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SNAP Benefits for Seniors: 7 Key Food Assistance Program Facts

How to apply for and maximize SNAP benefits for seniors to help them buy healthy and nutritious food

SNAP keeps seniors healthy and reduces medical costs

The Supplemental Nutrition Assistance Program (SNAP) provides nutrition assistance to eligible low-income individuals and families.

The program is especially important in helping low-income older adults afford nutritious food so they can stay as healthy as possible.

With financial assistance, seniors won’t be forced to make dangerous trade-offs like skipping meals or skipping medication.

In an article from the National Council on Aging (NCOA), they share key facts about SNAP benefits for seniors and explain how to find out if your older adult is eligible and how to apply.

We highlight the essential points from their 7 tips to help seniors take full advantage of SNAP benefits.

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7 key facts about SNAP benefits for seniors

1. Few seniors participate in SNAP Only 2 out of 5 eligible adults over age 60 are enrolled in SNAP.

2. The average SNAP benefit for seniors is $105/month A common myth about SNAP is that it only gives $16 worth of benefits per month.

Don’t assume that’s all your older adult could get.

Yes, $16 is the minimum monthly benefit. But 80% of senior SNAP participants receive more than the minimum.

The latest numbers show that the average monthly benefit for an older adult living alone was $105 per month. That’s a significant savings in food costs.

On top of that, many seniors are able to increase their monthly SNAP benefit by taking advantage of deductions for other expenses.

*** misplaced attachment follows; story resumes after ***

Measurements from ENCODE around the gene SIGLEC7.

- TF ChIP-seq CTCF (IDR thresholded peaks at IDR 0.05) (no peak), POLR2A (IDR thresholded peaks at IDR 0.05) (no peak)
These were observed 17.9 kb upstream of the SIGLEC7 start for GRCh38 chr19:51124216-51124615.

Check the SNAP Frequently Asked Questions page to find out the amount of assets and resources allowed for qualification and what deductions are allowed.

3. Many seniors who qualify for the excess medical expense deduction don’t use it Currently only 16% of older adults use the medical expense deduction. But many more SNAP-eligible seniors could qualify.

If your older adult spends more than $35 a month on out-of-pocket medical costs, they might be able to deduct that from their gross income when applying for SNAP.

That would increase their monthly benefit amount. Learn how this deduction works in the NCOA fact sheet.

4. Many senior SNAP participants experience isolation About 80% of older adults who get SNAP benefits live alone.

More than half have little to no income and live on general assistance, Supplemental Security Income (SSI), or other benefits.

For these seniors, getting an average of $1,272 in SNAP benefits can mean the difference between having food and going hungry.

5. SNAP helps the local economy When SNAP benefits are spent at local stores, it brings money into the community – research found that every $1 in additional SNAP benefits generates $1.79 in local economic activity.

Plus, additional $1 billion in SNAP benefits would generate 8,900 full-time jobs.

So your older adult would actually be helping their city by participating in SNAP – a win-win situation.

Advertisement 6. Access to SNAP can reduce health care costs When older adults are in debt, they have to make trade-offs that are likely to damage their health.

That could mean resorting to skipping meals or reducing medication doses.

A recent study of low-income Maryland seniors found that SNAP participants are 23% less likely to enter a nursing home and 4% less likely to be hospitalized in the year after receiving SNAP.

Participating in SNAP was also linked to lower overall health care expenses and Medicaid/Medicare costs.

7. All the information needed to apply for SNAP can be found in one place Use the SNAP state directory of resources to find each state’s SNAP program.

Choosing a state on the map takes you to that state’s SNAP website, application forms, and more.

44 states currently allow people to apply online, so there are also links to the online applications. And in some areas, applications are available in multiple languages.

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By DailyCaring Editorial Team

This article wasn’t sponsored and doesn’t contain affiliate links. For more information, see How We Make Money.

 

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